Although I have been a fan of The Ramones for many years, I knew little about the history of the band, so, with that in mind, I was glad to come by this documentary at my local independent movie rental shop. Like most documentaries, this one begins with the early days of The Ramones when they all attended the same high school. At the time, rock music in the United States was pretty dead and most of the music released was by marketed pop groups. Joey, Johnny, Dee Dee, and Tommy, considered to be "freaks" by their classmates, especially the 6' 8" socially awkward Joey, had no outlet for their frustrations. However, the New York Dolls soon came to the scene and revived rock music in New York. The four guys, one cannot say friends Joey and Johnny were never friends and Johnny had an open dislike for the bands singer throughout the band's twenty plus years, formed their own group and created a style of music that would consist of a rapid barrage of two minute songs that would be the polar opposite of such groups as Emerson, Lake, and Palmer, etc.
The documentary is quite strong giving a history of the Ramones during their early years, especially the 1970s and their involvement with CBGB's and their influence on the London punk rock scene, however, the second half of the film delves much more into the band's personal relationships with each other than the actual music that they created and several albums are not even mentioned. The documentary is good overall though and it is definitely a recommend watch for fans of the Ramones.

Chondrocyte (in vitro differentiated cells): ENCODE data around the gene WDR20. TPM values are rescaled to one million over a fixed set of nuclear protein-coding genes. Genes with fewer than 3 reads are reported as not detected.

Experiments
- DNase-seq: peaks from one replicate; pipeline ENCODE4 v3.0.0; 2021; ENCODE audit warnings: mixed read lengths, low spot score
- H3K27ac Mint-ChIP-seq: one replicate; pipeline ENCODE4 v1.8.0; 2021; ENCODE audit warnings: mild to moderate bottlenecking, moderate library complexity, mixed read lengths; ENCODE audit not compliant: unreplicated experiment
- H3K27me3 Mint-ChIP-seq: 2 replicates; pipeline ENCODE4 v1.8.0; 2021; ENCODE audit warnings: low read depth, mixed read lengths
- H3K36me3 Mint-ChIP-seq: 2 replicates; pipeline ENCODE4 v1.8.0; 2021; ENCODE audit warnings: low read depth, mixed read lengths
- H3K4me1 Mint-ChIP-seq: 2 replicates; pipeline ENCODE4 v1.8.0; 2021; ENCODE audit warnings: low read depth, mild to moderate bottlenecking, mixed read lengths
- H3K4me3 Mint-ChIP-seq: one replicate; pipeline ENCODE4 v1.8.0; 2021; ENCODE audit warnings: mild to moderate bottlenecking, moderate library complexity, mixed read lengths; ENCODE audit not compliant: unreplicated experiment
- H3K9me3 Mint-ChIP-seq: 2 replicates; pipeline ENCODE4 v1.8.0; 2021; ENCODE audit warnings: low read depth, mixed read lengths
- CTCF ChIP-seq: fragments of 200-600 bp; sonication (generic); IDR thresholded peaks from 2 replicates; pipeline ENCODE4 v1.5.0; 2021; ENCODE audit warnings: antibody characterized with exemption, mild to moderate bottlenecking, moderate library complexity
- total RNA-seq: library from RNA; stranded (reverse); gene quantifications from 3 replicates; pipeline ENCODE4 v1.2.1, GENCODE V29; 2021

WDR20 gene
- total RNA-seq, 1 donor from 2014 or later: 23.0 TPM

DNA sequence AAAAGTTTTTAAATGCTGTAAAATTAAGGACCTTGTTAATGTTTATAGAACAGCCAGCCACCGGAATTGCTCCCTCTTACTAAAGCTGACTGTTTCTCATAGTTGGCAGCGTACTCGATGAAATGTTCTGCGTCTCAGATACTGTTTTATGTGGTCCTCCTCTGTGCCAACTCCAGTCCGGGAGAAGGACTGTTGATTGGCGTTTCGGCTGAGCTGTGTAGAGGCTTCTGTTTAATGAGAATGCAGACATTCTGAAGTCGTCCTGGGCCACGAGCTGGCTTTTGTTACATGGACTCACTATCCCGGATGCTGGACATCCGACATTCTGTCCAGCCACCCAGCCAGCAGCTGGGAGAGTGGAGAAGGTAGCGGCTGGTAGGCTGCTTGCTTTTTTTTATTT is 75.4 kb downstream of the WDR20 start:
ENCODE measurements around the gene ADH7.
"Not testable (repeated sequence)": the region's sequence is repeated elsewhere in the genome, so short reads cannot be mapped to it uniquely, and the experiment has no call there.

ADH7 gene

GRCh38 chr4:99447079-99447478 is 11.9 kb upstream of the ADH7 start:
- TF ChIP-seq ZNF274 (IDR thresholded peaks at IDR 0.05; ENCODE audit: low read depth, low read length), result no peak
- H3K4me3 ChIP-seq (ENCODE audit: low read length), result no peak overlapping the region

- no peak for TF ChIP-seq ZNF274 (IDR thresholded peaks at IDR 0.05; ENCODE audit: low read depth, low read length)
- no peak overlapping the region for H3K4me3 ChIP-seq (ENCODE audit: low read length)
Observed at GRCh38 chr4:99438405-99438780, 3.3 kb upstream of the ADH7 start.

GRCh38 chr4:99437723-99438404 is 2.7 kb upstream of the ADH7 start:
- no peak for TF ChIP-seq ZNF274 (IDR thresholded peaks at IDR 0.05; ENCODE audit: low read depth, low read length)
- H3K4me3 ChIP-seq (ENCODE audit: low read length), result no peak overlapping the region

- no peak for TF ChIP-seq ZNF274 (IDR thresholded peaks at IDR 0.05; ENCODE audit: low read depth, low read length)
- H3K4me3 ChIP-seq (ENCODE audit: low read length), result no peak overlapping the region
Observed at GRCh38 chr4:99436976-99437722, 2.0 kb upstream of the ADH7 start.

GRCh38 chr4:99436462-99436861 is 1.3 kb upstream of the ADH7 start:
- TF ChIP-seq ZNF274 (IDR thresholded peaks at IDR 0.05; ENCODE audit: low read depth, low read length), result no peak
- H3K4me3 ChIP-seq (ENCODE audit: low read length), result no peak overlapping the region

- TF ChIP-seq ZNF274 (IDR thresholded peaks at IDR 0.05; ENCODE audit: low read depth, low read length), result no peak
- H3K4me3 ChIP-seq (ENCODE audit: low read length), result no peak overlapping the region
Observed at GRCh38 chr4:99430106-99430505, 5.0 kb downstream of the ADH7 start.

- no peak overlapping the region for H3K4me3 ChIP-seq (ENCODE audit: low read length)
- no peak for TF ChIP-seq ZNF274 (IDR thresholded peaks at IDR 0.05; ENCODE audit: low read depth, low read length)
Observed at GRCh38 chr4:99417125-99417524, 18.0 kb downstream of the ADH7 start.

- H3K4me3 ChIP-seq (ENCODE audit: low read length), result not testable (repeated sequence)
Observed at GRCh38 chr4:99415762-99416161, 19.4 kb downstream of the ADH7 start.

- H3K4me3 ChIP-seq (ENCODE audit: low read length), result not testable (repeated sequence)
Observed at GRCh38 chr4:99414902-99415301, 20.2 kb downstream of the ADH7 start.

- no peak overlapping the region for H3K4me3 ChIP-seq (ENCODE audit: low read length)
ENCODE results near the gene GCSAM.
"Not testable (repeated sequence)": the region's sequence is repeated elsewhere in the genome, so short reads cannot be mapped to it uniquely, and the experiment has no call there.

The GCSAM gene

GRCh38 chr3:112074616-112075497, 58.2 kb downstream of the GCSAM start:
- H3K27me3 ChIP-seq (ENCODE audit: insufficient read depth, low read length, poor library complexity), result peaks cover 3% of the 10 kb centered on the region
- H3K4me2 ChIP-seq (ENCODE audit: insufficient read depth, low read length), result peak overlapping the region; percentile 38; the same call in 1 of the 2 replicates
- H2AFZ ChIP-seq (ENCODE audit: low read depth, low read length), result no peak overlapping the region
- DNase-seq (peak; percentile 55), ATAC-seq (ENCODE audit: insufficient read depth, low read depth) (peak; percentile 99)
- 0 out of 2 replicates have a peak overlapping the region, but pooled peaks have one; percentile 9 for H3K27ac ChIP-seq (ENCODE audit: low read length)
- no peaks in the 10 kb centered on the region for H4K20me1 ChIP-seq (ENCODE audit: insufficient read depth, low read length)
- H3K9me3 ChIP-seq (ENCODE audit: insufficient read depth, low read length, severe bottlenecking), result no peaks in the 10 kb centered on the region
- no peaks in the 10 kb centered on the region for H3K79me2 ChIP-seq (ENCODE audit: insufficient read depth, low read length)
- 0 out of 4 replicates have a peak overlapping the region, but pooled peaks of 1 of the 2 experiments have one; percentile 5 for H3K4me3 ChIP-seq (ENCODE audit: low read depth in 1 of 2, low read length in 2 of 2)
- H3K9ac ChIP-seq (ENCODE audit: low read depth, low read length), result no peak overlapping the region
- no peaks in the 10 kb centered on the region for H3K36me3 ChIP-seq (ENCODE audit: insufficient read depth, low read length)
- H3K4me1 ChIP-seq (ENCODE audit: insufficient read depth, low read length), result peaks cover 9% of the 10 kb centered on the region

From 1968 to 1971 Oshima Nagisa would direct five films that would not only receive critical acclaim in his native Japan, but would also spread his name to foreign markets, especially America and France. These films were: Death by Hanging, Diary of a Shinjuku Thief, Boy, The Man Who Left His Will on Film, and Ceremony. Of these five films Boy is considered to be the most straightforward while the others, especially The Man Who Left His Will on Film which is considered to be Oshima's most difficult film, were entrenched in the traditions of modern Japanese theater and the theatrical craft of Bertolt Brecht. Whereas the other four films have a very limited plot and the cohesion of their various stories seems weak, Boy is very cohesive and, for Oshima Nagisa at least, almost formulaic. However, being that this is an Oshima film; the film might not be quite as formulaic as it first appears.
Like many of his films, Boy is grounded in fact. In the year 1966 a couple was arrested for faking traffic accidents, they would pretend to be hit by cars while "crossing" the street, and extorting money from the drivers. However, what truly struck the Japanese populace as outrageous was that they used their ten-year-old son as a tool in this scheme. Newspaper headlines read: Accident-Faking Couple Uses Child," "The Criminal Journey of the Demonic Accident-Faking Couple," and "Five Months of Strange Devotion in the Parent-Child Accident-Faker Scheme." The story faded from the headlines in a couple of weeks, but the story rooted itself in Oshima's brain and he was determined to create a filmic version of the odd series of crimes even going as far to scrounge orphanages to find the perfect "Boy" in the figure of Abe Tetsuo.